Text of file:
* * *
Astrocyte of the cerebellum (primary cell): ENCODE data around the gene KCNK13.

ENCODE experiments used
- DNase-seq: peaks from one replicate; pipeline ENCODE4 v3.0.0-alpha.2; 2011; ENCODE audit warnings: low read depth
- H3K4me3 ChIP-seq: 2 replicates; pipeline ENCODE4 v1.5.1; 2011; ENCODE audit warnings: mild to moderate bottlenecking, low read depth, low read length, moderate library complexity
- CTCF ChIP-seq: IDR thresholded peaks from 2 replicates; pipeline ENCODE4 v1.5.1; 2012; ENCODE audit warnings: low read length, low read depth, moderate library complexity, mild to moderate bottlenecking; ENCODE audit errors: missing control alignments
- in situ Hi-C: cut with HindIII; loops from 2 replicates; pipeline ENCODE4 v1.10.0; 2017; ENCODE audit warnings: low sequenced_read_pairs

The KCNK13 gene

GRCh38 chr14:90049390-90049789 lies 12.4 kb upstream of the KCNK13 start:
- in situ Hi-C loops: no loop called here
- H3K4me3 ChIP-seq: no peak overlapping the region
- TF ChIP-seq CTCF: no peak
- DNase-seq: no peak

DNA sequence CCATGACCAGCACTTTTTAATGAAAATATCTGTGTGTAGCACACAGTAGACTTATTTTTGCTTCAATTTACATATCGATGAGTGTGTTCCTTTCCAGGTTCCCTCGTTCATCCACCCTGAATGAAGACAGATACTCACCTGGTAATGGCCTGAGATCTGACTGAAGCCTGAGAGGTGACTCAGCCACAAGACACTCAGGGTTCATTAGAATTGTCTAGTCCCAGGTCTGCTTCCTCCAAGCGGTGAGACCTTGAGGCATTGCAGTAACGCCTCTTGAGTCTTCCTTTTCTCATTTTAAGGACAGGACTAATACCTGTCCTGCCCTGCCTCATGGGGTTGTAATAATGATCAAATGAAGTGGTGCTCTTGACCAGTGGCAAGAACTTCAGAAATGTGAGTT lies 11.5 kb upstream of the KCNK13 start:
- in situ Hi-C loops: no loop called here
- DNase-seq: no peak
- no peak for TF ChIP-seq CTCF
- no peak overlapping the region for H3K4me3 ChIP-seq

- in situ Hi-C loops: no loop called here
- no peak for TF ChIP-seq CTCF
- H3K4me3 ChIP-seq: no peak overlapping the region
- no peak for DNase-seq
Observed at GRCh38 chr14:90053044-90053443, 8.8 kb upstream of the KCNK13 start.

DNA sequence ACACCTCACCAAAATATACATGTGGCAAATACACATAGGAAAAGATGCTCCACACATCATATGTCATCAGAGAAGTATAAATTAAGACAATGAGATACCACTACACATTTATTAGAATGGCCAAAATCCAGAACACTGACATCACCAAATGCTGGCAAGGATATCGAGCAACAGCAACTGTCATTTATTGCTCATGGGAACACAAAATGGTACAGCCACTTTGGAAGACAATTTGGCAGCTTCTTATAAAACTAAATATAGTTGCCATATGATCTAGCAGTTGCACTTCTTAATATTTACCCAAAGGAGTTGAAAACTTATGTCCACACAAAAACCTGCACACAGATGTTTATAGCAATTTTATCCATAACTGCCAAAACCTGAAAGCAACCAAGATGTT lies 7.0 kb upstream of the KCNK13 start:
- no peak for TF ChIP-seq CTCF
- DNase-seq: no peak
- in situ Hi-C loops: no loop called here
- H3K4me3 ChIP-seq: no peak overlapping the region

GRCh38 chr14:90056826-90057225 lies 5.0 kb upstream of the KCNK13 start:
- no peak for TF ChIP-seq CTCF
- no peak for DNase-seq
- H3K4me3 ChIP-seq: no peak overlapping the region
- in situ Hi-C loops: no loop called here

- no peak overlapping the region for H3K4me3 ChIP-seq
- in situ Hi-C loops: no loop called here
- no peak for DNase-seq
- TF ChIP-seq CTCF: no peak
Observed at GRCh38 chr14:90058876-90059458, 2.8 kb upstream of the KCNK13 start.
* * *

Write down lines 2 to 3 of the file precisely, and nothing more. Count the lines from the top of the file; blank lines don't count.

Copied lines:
ENCODE experiments used
- DNase-seq: peaks from one replicate; pipeline ENCODE4 v3.0.0-alpha.2; 2011; ENCODE audit warnings: low read depth